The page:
Mountain House & Home: Book reviews |

Mountain House & Home: Book reviews

Kimberly Nicoletti

By Athena Swentzell Steen, Bill Steen and David BainbridgeChelsea Green Publishing, $30In a region dominated by massive log structures, building a straw house may sound preposterous. But according to research in The Straw Bale House, straw structures are easier and cheaper to construct than conventional homes, and in moderate climates a 1,375 square-foot house can save $18,000 to $96,000, depending upon how much sweat equity an owner puts in. A mortared bale system would be adequate for 60 pounds per square foot of snow, 16 pounds per square foot for wind and 45 pounds per square foot for live loads, due to occupancy. Another study showed the compressive strength of individual bales; when three-string bales laid flat, the bales held up to 10,000 square feet a pound.The book addresses common concerns such as fire, humidity, pests, insurance and building codes. It takes builders through the process of working with straw bales to create a unique home, from foundation to roof and everything in-between, including fencing and storage units. It also includes color photographs of straw homes that would impress even the biggest skeptic. Though straw homes may not be ideal for the colder parts of the High Country, people have constructed them, and the books worth a read just to learn about this sustainable building alternative. The walls allow for two to three times better energy efficiency and insulation than most well-insulated homes, and using straw that otherwise goes to waste saves trees.

Author: Greg PahlPublisher: Chelsea Green Publishing, Price: $21.95Theres no problem; we dont need to convert to renewable energy. This kind of denial is akin to steaming full speed ahead in the Titanic, thinking its unsinkable.Greg Pahl, author of The Citizen-Powered Energy Handbook: Community Solutions to a Global Crisis, compares our current energy crisis to the sinking of the Titanic. But his overall tone remains encouraging as he explores renewable energy technology, including solar, wind, water, biomass, biofuels and geothermal alternatives. His personable approach makes his book informative and user-friendly for laypersons.Additionally, his use of community examples, ranging from small towns to entire nations, help inspire readers to prepare to take action on a local level.His warning is simple: The fossil-fueled energy regime is coming to an end quickly, and we have two choices to become proactive and expand use of renewables or to wait for the crisis to destroy the economy and environment. His solution: Starting renewable energy programs locally will offer some relief and hopefully buy enough time for the rest of the nation to catch up and implement changes.He gives local Colorado examples of students in Crested Butte installing solar panels at their school; Nederlands community center heated by steam from a boiler that uses wood chips collected from forests thinned for fire mitigation; and the town of Lamar using wind power to provide 14 percent of its energy needs.Each chapter examines a different alternative resource even delving into lesser-understood uses of vegetable oil to fuel vehicles and home heating furnaces, as well as basic information about manufacturing backyard ethanol. His last chapter summarizes the uses, challenges and limitations of each alternative, and he ends with an extensive resource list and glossary.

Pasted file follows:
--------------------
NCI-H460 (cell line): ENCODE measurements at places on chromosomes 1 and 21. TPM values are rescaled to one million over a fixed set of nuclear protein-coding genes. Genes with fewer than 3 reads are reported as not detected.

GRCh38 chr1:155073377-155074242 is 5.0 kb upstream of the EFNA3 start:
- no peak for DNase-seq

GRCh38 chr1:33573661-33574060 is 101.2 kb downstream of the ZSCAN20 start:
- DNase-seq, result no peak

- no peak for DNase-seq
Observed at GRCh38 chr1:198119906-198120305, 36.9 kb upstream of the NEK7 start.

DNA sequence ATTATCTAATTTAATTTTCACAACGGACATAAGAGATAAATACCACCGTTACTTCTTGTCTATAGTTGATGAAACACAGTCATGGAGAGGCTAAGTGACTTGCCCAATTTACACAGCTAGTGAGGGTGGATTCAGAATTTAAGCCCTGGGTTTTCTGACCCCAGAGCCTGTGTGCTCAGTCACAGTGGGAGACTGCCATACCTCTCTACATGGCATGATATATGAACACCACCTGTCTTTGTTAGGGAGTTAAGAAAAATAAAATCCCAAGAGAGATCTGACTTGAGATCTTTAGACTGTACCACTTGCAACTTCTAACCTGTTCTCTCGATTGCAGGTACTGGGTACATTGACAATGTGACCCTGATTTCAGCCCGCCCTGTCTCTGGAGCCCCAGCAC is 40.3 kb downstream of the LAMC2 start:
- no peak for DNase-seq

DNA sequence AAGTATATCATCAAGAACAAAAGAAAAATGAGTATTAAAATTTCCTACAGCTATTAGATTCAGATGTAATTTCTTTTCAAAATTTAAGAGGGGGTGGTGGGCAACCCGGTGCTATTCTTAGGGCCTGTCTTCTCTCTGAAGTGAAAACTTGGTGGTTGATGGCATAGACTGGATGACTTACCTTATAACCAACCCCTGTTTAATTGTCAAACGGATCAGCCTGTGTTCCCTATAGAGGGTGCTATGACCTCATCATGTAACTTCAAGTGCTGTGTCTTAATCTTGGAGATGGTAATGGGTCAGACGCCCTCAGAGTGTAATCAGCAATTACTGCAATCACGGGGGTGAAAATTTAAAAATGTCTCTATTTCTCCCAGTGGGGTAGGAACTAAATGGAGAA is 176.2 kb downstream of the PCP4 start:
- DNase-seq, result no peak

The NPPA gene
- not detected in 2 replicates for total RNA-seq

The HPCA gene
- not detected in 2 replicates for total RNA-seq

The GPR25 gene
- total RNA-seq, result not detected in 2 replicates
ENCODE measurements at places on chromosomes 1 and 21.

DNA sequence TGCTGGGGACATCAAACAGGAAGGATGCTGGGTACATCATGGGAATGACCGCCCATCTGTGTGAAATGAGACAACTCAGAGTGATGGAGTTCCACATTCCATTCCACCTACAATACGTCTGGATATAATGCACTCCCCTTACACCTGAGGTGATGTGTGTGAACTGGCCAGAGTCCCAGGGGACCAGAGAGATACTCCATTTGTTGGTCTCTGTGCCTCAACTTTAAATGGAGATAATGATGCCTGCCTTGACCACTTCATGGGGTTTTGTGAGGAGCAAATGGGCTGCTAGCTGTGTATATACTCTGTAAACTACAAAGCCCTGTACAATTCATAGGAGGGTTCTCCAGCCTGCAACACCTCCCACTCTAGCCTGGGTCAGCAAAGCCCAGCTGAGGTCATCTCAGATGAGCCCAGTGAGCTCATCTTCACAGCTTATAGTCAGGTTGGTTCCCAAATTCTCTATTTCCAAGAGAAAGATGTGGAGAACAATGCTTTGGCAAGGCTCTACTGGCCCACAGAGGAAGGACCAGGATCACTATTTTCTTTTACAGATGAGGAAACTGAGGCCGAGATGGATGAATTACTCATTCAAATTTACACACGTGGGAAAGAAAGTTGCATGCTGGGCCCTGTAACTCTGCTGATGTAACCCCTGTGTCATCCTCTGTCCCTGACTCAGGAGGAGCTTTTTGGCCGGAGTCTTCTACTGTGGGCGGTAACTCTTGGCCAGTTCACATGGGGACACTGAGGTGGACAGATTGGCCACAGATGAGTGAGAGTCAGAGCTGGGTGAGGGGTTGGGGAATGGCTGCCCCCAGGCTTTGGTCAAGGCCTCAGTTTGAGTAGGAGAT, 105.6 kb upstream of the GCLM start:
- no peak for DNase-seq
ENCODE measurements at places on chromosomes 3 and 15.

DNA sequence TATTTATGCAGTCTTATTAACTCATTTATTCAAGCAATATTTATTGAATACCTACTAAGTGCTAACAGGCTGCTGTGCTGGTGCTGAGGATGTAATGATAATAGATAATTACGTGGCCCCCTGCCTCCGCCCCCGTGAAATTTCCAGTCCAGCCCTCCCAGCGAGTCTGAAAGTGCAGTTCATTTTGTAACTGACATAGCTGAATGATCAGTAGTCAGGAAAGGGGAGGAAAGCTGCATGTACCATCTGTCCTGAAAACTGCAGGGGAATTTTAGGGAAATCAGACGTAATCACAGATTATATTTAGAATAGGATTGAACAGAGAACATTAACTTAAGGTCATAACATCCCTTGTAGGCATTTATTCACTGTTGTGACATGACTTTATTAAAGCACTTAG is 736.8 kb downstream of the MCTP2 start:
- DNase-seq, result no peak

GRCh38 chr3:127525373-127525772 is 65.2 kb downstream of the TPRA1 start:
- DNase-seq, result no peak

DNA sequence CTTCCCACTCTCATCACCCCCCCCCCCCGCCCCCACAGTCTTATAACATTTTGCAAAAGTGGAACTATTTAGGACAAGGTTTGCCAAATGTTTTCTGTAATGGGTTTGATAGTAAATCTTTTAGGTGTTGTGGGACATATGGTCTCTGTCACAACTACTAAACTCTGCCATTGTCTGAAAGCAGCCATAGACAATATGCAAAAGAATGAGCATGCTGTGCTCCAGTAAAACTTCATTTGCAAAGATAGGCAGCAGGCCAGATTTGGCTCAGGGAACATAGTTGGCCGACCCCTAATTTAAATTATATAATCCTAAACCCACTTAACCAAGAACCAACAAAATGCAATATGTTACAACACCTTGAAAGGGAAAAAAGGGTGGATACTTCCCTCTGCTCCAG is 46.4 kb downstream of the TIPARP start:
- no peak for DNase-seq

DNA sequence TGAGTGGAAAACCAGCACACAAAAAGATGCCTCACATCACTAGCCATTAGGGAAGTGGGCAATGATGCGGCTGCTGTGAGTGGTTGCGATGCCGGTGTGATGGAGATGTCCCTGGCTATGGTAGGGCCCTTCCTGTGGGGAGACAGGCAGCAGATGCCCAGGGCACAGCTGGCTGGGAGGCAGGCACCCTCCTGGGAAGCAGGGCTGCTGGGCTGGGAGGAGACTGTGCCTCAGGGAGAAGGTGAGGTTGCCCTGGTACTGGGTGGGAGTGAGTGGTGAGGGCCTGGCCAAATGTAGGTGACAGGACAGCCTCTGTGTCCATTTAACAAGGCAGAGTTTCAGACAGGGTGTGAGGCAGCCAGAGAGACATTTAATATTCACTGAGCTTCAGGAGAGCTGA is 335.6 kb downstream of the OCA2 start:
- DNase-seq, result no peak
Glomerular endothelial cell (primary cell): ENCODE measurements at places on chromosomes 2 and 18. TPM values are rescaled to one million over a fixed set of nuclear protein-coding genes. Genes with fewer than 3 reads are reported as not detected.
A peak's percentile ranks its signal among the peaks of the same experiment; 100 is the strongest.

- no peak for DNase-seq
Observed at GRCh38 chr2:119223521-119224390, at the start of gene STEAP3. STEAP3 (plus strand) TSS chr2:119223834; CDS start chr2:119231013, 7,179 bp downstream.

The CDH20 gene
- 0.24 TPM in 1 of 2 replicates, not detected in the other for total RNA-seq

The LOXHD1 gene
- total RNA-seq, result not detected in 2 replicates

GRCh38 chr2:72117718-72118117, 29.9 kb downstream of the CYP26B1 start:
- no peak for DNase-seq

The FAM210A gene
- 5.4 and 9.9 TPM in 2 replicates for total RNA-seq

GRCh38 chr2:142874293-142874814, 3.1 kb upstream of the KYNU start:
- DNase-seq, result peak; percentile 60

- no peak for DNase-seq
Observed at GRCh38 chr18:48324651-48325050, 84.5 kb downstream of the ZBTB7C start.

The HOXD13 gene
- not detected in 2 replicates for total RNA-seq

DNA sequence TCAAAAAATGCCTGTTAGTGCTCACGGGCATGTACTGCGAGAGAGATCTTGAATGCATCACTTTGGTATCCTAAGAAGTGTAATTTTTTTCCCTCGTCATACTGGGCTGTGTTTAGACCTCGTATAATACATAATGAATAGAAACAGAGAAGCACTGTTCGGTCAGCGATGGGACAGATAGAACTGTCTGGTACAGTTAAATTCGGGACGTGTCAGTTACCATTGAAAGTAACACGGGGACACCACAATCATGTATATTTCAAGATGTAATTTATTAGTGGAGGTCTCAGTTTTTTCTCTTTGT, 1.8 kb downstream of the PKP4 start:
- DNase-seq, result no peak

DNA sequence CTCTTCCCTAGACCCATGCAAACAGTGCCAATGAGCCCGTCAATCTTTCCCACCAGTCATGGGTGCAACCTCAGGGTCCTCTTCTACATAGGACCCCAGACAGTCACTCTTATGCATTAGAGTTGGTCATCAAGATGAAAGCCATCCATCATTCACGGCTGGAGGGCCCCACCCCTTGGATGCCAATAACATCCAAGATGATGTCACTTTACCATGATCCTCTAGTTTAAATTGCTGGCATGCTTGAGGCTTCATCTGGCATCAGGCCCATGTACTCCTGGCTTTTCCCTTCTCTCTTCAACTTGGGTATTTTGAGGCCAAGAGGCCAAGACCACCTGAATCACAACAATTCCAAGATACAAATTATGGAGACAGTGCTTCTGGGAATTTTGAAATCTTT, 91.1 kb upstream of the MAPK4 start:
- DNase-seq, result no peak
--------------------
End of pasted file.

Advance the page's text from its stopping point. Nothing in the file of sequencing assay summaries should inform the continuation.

Architectural Interiors: Transforming Your Home with Decorative Structural ElementsBy Linda ApplewhiteIllustrated, 160 pagesGibbs Smith, 29.95In Architectural Interiors, designer Linda Applewhite provides the designers eye you need to add rich details that give your home a different feel, through fairly simple additions or alterations. She teaches readers to recognize the potential of good bones, or structural elements such as windows, doors, columns, arches, beams, fireplaces and railings.She transformed her 1950s tract home into a European country cottage by reinstalling windows and adding cabinets, molding, skylights, beams, lintels, arches, bookcases and a kitchen niche. The project prompted her to write this book.Within 159 pages, she provides approximately 145 photos, including modest and grand rooms, before and after remodels. Each chapter focuses on areas within a room where architecture can be revealed or generated. Chapters include windows and doors, architectural details that often dictate the tone of the home; beams and other framing components, which add strength and substance to a room; arches and niches, which create elegant passageways or expand space; columns, which add drama; moldings and diverse railings, which embellish the perimeters and core of rooms; imaginative cabinets; and fireplaces, which become gathering places and focal points.Her vision will motivate nearly any homeowner to imagine new architectural details in their home.

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